Students learn about seismic waves using the Google Cardboard

Written by Samantha Peng
Feb. 28, 2019

EML faculty-in-residence Dr. Matthew Yedlin taught seismic waves to his POLI 377/APSC 377 class using the Google Cardboard on Nov. 20, 2018.

Why teach students about seismic waves using the Google Cardboard?

Dr. Yedlin explained that seismic waves are principally generated from three sources: earthquakes, underground nuclear tests and underground or quarry mine blasts. He wanted students to see seismic wave movements for themselves.

The class of half arts and half engineering students were able to view a 3D video of a slinky demonstrating the movement of seismic waves in this experience. According to Dr. Yedlin, learning in three dimensions is more intuitive than learning on a two dimensional plane.

“It’s as close to doing the experiment [yourself] as you can. Gives more realism, and hopefully, more intuition about what’s actually happening,” said Dr. Yedlin.

360 physics video a first for UBC Studios and Dr. Yedlin

Dr. Yedlin says it’s the first time a 360 physics video has ever been recorded in UBC Studios.

“[The video] had a pedagogic aspect when I showed the different wave types and it had a production aspect.”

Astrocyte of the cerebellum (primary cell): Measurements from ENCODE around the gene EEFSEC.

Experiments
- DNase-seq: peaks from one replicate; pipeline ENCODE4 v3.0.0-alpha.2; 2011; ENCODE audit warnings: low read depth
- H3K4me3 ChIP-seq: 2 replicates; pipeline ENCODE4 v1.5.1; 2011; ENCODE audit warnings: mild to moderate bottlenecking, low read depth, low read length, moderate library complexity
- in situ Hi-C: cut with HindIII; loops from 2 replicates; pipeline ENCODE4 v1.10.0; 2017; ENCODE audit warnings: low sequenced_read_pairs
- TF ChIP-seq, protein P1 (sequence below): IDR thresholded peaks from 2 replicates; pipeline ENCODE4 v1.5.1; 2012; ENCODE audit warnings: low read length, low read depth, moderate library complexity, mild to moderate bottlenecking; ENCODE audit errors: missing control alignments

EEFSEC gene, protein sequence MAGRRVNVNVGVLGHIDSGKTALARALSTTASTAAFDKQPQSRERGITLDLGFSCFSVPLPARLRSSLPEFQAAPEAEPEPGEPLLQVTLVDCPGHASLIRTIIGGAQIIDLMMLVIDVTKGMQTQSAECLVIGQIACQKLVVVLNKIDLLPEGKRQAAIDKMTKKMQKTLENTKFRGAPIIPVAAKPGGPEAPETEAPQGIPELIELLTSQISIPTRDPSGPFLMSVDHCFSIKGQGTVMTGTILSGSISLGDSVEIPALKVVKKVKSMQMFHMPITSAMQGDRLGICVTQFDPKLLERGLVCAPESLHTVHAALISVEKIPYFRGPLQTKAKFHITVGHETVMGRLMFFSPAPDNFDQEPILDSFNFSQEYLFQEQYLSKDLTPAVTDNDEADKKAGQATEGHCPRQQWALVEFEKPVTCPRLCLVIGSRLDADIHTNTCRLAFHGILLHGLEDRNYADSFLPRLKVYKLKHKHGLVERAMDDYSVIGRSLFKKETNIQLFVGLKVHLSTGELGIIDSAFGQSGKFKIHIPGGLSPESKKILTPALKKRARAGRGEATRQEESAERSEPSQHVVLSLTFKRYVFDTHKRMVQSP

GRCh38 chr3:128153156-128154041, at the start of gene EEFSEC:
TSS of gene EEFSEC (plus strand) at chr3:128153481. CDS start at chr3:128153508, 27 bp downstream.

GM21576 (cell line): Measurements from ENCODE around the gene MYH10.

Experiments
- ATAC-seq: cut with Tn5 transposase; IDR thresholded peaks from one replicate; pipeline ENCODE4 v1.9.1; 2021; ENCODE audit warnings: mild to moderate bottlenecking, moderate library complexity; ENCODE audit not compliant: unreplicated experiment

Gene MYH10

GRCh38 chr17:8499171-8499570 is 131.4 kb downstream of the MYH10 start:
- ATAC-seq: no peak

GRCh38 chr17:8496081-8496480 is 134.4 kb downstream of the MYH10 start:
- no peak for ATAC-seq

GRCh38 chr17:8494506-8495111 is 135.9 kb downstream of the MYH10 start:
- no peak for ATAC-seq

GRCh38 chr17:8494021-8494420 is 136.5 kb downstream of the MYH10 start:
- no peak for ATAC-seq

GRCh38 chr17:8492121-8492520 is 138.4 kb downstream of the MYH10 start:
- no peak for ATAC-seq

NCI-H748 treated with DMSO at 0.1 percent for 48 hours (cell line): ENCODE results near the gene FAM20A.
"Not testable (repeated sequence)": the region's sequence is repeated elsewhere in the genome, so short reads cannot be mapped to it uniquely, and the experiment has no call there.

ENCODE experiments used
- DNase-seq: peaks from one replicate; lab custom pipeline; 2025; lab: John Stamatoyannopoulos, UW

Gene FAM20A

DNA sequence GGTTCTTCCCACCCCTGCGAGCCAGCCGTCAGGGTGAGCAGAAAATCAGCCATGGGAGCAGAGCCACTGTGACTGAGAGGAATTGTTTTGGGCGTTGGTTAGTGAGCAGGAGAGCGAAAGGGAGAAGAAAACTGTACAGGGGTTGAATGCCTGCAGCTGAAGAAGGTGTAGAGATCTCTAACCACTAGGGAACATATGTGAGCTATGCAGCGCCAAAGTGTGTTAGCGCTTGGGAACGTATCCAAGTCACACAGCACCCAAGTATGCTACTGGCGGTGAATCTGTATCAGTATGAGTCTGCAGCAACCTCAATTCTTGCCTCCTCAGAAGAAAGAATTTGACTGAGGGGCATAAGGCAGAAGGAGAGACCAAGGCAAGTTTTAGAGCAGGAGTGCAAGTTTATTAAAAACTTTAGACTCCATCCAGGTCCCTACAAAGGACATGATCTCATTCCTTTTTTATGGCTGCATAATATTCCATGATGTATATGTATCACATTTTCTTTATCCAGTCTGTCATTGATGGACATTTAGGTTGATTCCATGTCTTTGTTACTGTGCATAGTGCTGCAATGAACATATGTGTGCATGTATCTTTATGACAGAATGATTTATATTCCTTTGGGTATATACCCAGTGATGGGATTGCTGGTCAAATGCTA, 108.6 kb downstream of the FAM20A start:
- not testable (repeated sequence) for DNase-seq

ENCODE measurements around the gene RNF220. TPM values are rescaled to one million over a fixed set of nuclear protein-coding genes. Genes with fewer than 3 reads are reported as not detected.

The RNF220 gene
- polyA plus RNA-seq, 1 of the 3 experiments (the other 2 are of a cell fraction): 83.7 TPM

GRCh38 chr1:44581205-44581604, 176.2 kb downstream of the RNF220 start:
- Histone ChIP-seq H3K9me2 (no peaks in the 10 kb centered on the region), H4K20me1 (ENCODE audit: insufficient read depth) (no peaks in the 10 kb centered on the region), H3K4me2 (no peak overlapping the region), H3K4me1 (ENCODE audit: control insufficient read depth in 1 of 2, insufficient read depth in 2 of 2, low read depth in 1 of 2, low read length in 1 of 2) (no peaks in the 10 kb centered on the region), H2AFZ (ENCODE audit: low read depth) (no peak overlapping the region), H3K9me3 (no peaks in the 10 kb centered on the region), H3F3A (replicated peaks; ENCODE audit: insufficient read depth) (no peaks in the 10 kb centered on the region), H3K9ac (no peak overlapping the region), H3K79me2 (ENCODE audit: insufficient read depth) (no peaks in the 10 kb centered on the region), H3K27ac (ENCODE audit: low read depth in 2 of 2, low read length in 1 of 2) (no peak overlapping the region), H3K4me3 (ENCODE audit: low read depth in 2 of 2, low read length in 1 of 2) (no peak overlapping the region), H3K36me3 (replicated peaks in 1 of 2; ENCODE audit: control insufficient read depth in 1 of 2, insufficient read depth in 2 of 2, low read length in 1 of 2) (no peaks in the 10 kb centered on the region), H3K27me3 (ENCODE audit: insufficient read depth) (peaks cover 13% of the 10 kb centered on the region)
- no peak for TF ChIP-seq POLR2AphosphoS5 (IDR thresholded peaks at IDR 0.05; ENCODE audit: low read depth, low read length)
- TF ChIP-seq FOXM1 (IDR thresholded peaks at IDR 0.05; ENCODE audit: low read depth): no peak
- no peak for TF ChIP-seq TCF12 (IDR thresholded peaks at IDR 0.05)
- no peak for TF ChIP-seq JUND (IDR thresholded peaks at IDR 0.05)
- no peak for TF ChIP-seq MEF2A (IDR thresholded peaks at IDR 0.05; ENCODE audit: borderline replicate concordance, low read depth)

Dr. Yedlin and his team at UBC Studios plans to create a new video with some improvements this summer, like filming with a high resolution camera, filming from different angles, and tying coloured ribbons on the slinky so that Dr. Yedlin can refer to them while teaching his students.

Challenges in using this technology

There’s some usability issues in employing the Google Cardboard in a university classroom. Students had trouble setting up their phone, connecting to YouTube, finding the file, among other complications.

“There’s a whole range of student capabilities and that’s of interest to me,” said Dr. Yedlin.

He has plans to use this technology for other projects involving seniors. The demonstration helped to highlight challenges other audiences may face in using the Google Cardboard.

Though the technology is relatively simple to use, he acknowledges that the Google Cardboard is not commonly in use yet.

“It takes a fair bit of confidence to put your phone into the Cardboard, hold it up, and get it running.”

If you have a Google Cardboard and you’d like to try the experience out yourself, check out Dr. Yedlin and UBC Studio’s YouTube demonstration. If you don’t have a Google Cardboard, you can come to the Emerging Media Lab on Tuesdays from 12-1:30 P.M. to borrow one.

Dr. Yedlin and teaching assistant Sam Ng explaining waves on the UBC Studios light board.


POLI 377/APSC 377 students viewing a seismic wave demonstration in Google Cardboards.